Mohanlal's 'Lucifer' to be remade in Hindi as mini-web series, says Prithviraj
How do you direct a larger-than-life hero like Mohanlal, especially if you are big fan? Malayalam actor-director Prithviraj Sukumaran, who has directed the charismatic superstar in the Malayalam cinema’s highest grossing film, the 2019 Lucifer and is now again working with the senior actor in a comedy titled ‘Bro Daddy’, said the superstar is the easiest actor to work with.
How do you direct a larger-than-life hero like Mohanlal, especially if you are a big fan?
Malayalam actor-director Prithviraj Sukumaran, who has directed the superstar in Malayalam cinema’s highest grossing film, the 2019 Lucifer and is working with him in a comedy titled ‘Bro Daddy’, said the superstar is the easiest actor to work with.
In a recent interview to Film Companion on the eve of his Onam release, Kuruthi, on Amazon Prime, Prithviraj said that he is not daunted by Mohanlal’s supergod status in Kerala cinema. Instead, the director said Mohanlal is the easiest actor to “correct” on a film set. And, when Mohanlal stands in front of the camera, he stops referring to Prithviraj as ‘mone’ (son) and starts calling him “sir”.
The veteran actor is willing to do even twenty takes, he said. However, once Mohanlal walks off the set he becomes a mentor like figure to Prithviraj once again calling him as his ‘son’.
The two actors, who live in the same building, are more than just friends. “He’s a brother and a mentor to me,” said Prithviraj in the interview, adding that they spend a lot of time with each other over cups of coffee and cracking jokes.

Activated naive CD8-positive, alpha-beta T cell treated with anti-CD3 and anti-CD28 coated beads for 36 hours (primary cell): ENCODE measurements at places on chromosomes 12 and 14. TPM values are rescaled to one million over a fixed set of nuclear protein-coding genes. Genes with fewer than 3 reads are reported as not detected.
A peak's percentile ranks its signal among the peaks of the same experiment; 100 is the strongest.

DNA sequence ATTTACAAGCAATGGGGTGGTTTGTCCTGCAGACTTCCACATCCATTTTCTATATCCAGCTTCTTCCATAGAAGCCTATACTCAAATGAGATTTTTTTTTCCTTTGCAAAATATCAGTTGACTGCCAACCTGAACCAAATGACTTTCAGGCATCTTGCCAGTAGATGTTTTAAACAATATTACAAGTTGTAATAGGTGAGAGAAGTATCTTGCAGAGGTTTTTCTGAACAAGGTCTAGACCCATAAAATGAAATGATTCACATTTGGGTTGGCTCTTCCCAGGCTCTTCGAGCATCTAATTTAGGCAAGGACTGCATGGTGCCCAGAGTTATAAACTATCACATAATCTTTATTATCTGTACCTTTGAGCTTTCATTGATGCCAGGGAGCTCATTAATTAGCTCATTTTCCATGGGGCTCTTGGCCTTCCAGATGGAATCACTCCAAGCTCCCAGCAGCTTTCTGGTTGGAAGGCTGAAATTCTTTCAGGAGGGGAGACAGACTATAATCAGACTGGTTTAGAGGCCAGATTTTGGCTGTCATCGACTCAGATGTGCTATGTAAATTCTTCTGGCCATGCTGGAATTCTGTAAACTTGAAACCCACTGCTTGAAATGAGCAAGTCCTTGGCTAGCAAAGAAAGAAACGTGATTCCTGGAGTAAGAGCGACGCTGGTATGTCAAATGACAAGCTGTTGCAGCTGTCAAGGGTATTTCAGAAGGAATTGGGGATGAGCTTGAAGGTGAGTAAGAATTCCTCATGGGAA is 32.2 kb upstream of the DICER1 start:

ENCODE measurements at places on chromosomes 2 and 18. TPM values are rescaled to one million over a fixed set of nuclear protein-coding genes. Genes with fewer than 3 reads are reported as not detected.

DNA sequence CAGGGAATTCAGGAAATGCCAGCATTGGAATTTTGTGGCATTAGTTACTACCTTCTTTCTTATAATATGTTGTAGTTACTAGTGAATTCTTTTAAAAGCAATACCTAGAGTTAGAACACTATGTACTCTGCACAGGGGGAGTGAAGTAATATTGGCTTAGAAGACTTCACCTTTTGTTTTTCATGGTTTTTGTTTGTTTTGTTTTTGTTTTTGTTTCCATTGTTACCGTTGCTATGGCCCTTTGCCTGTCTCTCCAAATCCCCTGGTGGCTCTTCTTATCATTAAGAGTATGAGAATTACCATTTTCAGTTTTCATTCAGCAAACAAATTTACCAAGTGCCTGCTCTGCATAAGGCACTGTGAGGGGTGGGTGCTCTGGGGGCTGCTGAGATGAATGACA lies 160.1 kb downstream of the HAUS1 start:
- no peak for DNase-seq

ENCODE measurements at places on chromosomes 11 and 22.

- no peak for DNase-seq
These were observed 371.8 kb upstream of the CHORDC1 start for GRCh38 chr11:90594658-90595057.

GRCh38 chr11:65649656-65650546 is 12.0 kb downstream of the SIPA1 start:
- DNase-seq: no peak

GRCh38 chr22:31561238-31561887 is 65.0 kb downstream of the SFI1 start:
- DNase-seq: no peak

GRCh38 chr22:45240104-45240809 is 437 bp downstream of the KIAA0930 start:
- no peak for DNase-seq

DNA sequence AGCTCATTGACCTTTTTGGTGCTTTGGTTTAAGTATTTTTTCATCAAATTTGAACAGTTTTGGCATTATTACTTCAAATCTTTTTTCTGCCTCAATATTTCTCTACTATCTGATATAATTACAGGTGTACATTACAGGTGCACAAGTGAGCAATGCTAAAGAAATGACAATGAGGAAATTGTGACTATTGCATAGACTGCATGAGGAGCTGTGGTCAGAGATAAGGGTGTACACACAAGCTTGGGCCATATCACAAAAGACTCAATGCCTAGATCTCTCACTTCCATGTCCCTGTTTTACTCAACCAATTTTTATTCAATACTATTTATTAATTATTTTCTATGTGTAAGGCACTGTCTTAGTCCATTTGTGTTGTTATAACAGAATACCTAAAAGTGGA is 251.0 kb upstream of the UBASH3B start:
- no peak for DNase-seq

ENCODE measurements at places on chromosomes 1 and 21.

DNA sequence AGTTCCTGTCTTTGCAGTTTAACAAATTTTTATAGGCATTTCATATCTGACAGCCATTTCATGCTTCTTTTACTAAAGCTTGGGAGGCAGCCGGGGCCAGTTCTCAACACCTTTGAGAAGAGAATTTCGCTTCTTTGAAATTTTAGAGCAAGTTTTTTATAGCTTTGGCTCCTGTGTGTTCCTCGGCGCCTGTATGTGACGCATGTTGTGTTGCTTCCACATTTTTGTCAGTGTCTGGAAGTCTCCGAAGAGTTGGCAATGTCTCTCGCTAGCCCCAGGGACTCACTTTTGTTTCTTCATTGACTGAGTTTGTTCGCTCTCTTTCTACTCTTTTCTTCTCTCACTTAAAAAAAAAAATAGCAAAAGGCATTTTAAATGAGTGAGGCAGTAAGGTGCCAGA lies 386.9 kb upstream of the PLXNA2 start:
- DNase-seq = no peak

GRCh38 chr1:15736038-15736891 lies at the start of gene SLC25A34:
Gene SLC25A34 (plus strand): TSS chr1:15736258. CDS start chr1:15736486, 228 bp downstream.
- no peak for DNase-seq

Prithviraj who paid an ode to the senior actor by casting him as Stephen Nedumpally alias Khureshi Ab’raam, a shadowy god-like-figure who comes to right the wrongs in the world (of politics), revealed that “discussions are on” to make Lucifer as an 8-episode mini-series in Hindi. However, Prithviraj was unsure if he would direct the mini-series because of the lack of time though “they” were keen on it.
“I’m happy with someone else making the film but they’re not. So, let’s see,” he told FC.
From the start, Lucifer was a three part streaming series but they had made the feature film, Lucifer, out of the first season. “Now, we’ve decided to make feature films with the original material from season two and three,” he added.
Empuraan is the sequel to the blockbuster Lucifer, which is one of the most-awaited upcoming projects of Malayalam cinema. The title which means ‘more than a king and less than a god’ or an overlord is ostensibly being made on a bigger canvas, said media reprots.
Meanwhile, filming for Prithviraj’s second directorial feature, Bro Daddy has taken off in Hyderabad last month. Described as a “fun family drama”, the film also features Meena, Kalyani Priyadarshan and Prithviraj himself besides Mohanlal.
“A script that we hope will become a film that makes you smile, laugh, and want to revisit. I guess it’s about time we all got a happy film,” said Prithviraj, who is happy to be back on the director’s chair with his favourite actor.
According to Prithviraj it is great to watch Mohanlal at work. “He’s got this deep-rooted gift of comprehending things very differently. I’m realising this more in Bro Daddy because Lucifer was all about keeping the performance under the radar a bit. In Bro Daddy, I let him a little loose,” he said in the interview to FC.
In Lucifer, it was all about Mohanlal of yore, “the man next door and a superhuman, vulnerable lover and brutal avenger, self-effacing individual and omnipotent hero”, as a reviewer described his character in the film. Prithviraj played the mysterious warrior Zayid Masud, who is at the beck and call of Lucifer, ever ready to protect his life and execute his orders.
On Mohanlal’s style of working, Prithviraj said that he felt that the senior actor liked to be detached from the whole thing. When Mohanlal does a second take, he takes it to another level, said Prithviraj. And that is the reason the focus of some of the shots in Lucifer had gone wrong in many places because he wanted to retain takes that were very good.
“I know that, because I’ve retained takes where he’s so good but the focus has gone wrong. He’s given me something else when I asked him for another take,” said the actor.